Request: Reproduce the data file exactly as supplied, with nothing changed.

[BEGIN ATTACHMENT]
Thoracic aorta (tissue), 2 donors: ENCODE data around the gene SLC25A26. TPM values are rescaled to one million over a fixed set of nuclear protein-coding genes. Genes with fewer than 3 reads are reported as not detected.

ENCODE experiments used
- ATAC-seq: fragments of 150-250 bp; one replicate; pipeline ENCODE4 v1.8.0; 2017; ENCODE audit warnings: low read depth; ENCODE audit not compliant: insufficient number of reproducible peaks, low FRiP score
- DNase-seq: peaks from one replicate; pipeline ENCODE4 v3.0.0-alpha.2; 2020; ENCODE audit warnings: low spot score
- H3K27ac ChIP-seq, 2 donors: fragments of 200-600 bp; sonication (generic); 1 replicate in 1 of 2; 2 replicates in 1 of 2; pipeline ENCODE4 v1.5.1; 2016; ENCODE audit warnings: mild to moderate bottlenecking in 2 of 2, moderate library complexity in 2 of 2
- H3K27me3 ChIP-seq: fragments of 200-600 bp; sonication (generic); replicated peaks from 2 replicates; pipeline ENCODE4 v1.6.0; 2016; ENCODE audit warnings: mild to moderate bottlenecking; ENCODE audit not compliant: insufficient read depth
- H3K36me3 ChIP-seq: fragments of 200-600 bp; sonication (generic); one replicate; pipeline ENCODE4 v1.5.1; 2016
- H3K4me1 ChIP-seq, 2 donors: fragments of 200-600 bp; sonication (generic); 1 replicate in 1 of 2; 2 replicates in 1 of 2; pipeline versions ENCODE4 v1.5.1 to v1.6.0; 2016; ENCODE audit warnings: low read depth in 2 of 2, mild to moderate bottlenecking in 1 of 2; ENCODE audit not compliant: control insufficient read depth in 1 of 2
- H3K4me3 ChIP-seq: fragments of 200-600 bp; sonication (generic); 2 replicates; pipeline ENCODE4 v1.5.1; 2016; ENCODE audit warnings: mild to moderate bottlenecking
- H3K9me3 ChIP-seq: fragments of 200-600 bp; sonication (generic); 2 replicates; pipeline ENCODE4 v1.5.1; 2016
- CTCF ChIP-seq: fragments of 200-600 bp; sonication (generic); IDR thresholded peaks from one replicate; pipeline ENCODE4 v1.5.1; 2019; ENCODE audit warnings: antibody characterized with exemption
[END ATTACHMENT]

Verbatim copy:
Thoracic aorta (tissue), 2 donors: ENCODE data around the gene SLC25A26. TPM values are rescaled to one million over a fixed set of nuclear protein-coding genes. Genes with fewer than 3 reads are reported as not detected.

ENCODE experiments used
- ATAC-seq: fragments of 150-250 bp; one replicate; pipeline ENCODE4 v1.8.0; 2017; ENCODE audit warnings: low read depth; ENCODE audit not compliant: insufficient number of reproducible peaks, low FRiP score
- DNase-seq: peaks from one replicate; pipeline ENCODE4 v3.0.0-alpha.2; 2020; ENCODE audit warnings: low spot score
- H3K27ac ChIP-seq, 2 donors: fragments of 200-600 bp; sonication (generic); 1 replicate in 1 of 2; 2 replicates in 1 of 2; pipeline ENCODE4 v1.5.1; 2016; ENCODE audit warnings: mild to moderate bottlenecking in 2 of 2, moderate library complexity in 2 of 2
- H3K27me3 ChIP-seq: fragments of 200-600 bp; sonication (generic); replicated peaks from 2 replicates; pipeline ENCODE4 v1.6.0; 2016; ENCODE audit warnings: mild to moderate bottlenecking; ENCODE audit not compliant: insufficient read depth
- H3K36me3 ChIP-seq: fragments of 200-600 bp; sonication (generic); one replicate; pipeline ENCODE4 v1.5.1; 2016
- H3K4me1 ChIP-seq, 2 donors: fragments of 200-600 bp; sonication (generic); 1 replicate in 1 of 2; 2 replicates in 1 of 2; pipeline versions ENCODE4 v1.5.1 to v1.6.0; 2016; ENCODE audit warnings: low read depth in 2 of 2, mild to moderate bottlenecking in 1 of 2; ENCODE audit not compliant: control insufficient read depth in 1 of 2
- H3K4me3 ChIP-seq: fragments of 200-600 bp; sonication (generic); 2 replicates; pipeline ENCODE4 v1.5.1; 2016; ENCODE audit warnings: mild to moderate bottlenecking
- H3K9me3 ChIP-seq: fragments of 200-600 bp; sonication (generic); 2 replicates; pipeline ENCODE4 v1.5.1; 2016
- CTCF ChIP-seq: fragments of 200-600 bp; sonication (generic); IDR thresholded peaks from one replicate; pipeline ENCODE4 v1.5.1; 2019; ENCODE audit warnings: antibody characterized with exemption